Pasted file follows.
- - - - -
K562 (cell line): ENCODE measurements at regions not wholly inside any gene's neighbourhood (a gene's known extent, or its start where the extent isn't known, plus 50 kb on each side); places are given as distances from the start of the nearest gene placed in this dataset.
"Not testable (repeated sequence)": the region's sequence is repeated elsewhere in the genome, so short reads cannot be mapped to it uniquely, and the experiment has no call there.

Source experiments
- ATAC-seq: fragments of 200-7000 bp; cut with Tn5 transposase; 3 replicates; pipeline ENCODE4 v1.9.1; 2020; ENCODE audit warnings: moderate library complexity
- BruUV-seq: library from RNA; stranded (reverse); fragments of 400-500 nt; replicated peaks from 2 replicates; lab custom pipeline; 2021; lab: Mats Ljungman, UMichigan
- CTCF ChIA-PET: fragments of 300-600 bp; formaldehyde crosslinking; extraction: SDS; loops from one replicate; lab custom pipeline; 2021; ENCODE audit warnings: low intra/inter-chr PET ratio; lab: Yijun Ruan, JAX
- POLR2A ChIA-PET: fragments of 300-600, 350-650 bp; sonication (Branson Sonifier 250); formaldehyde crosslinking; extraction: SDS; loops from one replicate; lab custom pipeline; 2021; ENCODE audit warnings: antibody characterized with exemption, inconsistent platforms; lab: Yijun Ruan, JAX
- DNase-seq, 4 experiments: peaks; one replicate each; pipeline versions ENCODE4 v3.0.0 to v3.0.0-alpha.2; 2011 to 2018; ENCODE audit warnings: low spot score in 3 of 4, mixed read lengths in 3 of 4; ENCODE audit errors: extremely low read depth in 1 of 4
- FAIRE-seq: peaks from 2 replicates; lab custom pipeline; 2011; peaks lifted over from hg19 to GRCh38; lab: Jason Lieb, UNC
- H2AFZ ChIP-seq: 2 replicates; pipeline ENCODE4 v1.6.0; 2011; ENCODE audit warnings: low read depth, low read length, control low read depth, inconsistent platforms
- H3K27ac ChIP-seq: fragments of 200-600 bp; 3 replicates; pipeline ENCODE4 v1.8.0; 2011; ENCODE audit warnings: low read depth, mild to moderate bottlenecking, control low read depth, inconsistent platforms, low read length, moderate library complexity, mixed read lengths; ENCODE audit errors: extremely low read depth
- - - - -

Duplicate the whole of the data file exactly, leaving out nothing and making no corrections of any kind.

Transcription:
K562 (cell line): ENCODE measurements at regions not wholly inside any gene's neighbourhood (a gene's known extent, or its start where the extent isn't known, plus 50 kb on each side); places are given as distances from the start of the nearest gene placed in this dataset.
"Not testable (repeated sequence)": the region's sequence is repeated elsewhere in the genome, so short reads cannot be mapped to it uniquely, and the experiment has no call there.

Source experiments
- ATAC-seq: fragments of 200-7000 bp; cut with Tn5 transposase; 3 replicates; pipeline ENCODE4 v1.9.1; 2020; ENCODE audit warnings: moderate library complexity
- BruUV-seq: library from RNA; stranded (reverse); fragments of 400-500 nt; replicated peaks from 2 replicates; lab custom pipeline; 2021; lab: Mats Ljungman, UMichigan
- CTCF ChIA-PET: fragments of 300-600 bp; formaldehyde crosslinking; extraction: SDS; loops from one replicate; lab custom pipeline; 2021; ENCODE audit warnings: low intra/inter-chr PET ratio; lab: Yijun Ruan, JAX
- POLR2A ChIA-PET: fragments of 300-600, 350-650 bp; sonication (Branson Sonifier 250); formaldehyde crosslinking; extraction: SDS; loops from one replicate; lab custom pipeline; 2021; ENCODE audit warnings: antibody characterized with exemption, inconsistent platforms; lab: Yijun Ruan, JAX
- DNase-seq, 4 experiments: peaks; one replicate each; pipeline versions ENCODE4 v3.0.0 to v3.0.0-alpha.2; 2011 to 2018; ENCODE audit warnings: low spot score in 3 of 4, mixed read lengths in 3 of 4; ENCODE audit errors: extremely low read depth in 1 of 4
- FAIRE-seq: peaks from 2 replicates; lab custom pipeline; 2011; peaks lifted over from hg19 to GRCh38; lab: Jason Lieb, UNC
- H2AFZ ChIP-seq: 2 replicates; pipeline ENCODE4 v1.6.0; 2011; ENCODE audit warnings: low read depth, low read length, control low read depth, inconsistent platforms
- H3K27ac ChIP-seq: fragments of 200-600 bp; 3 replicates; pipeline ENCODE4 v1.8.0; 2011; ENCODE audit warnings: low read depth, mild to moderate bottlenecking, control low read depth, inconsistent platforms, low read length, moderate library complexity, mixed read lengths; ENCODE audit errors: extremely low read depth